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I guess Alexander Razborov turned to the study of Propositional Proof Systems because he wanted to prove that "proving SAT is not in P/poly" is hard in a formal sense. What is his opinion about undecidability? (Of course I know I should ask him, but he doesn't have such a nice message board. :))
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I passed the question to Razborov and here is his response.

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Dear Daniel, First, I understand that "undecidability" in your question should read "unprovability" (or, otherwise, I misunderstood it). And the answer to it very much depends on the strength of the formal theory we are interested in. For classical theories like Peano Arithmetic or Set Theory I do not have enough intuition (not even to mention evidence) to articulate any opinion. The only thing which seems quite sure to me is that such an independence result, if true, would not be much easier to prove than the original P vs. NP question itself... If we, however, descend in the logical hierarchy to weaker theories capturing poly-time computations (commonly known as Bounded Arithmetic), the answer becomes quite different. I do conjecture that "SAT is not in P/poly" is independent from these theories. Moreover, I believe that if we allow ourselves a standard cryptographic assumption (FACTORING is hard, for definiteness) this question might be more attainable with currently known techniques than those discussed above. Further, I expect that if we ever manage to prove such an independence result, its proof would be very illuminating in approaching the question "what's next and what are we missing?" (cf. Natural Proofs). Finally, let me mention that the introduction to the paper "Pseudorandom Generators Hard for k-DNF Resolution and Polynomial Calculus Resolution" (available from my Web site) contains an expanded version of some of these views. Alexander.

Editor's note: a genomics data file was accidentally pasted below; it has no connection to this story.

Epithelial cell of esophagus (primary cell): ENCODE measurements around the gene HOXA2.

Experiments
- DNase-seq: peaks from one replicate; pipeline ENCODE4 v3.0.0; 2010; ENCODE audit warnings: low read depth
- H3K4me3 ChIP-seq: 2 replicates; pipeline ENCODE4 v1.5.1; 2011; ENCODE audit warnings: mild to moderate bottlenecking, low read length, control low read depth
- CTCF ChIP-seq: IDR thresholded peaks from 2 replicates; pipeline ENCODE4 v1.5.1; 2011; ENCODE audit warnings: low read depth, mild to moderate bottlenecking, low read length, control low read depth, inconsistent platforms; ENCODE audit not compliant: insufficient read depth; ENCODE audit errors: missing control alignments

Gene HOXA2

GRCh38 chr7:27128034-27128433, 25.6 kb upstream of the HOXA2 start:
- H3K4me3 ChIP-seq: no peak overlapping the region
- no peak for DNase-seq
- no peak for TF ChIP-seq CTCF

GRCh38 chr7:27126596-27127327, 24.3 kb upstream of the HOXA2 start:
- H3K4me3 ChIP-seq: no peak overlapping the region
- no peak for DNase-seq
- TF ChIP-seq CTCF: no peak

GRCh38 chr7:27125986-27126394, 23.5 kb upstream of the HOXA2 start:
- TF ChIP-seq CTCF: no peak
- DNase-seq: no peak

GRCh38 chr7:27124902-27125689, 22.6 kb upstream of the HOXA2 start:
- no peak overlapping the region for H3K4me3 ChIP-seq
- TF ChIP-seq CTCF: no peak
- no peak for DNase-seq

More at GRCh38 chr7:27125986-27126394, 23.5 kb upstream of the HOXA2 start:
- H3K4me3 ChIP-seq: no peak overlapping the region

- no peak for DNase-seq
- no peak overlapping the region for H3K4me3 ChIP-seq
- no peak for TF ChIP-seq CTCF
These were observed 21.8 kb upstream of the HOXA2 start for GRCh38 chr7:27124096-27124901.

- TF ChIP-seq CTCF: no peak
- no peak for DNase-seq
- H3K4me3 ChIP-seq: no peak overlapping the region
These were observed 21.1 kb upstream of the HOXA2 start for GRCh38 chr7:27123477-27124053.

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If we assume factoring is hard, doesn't it follow immediately that P=NP?

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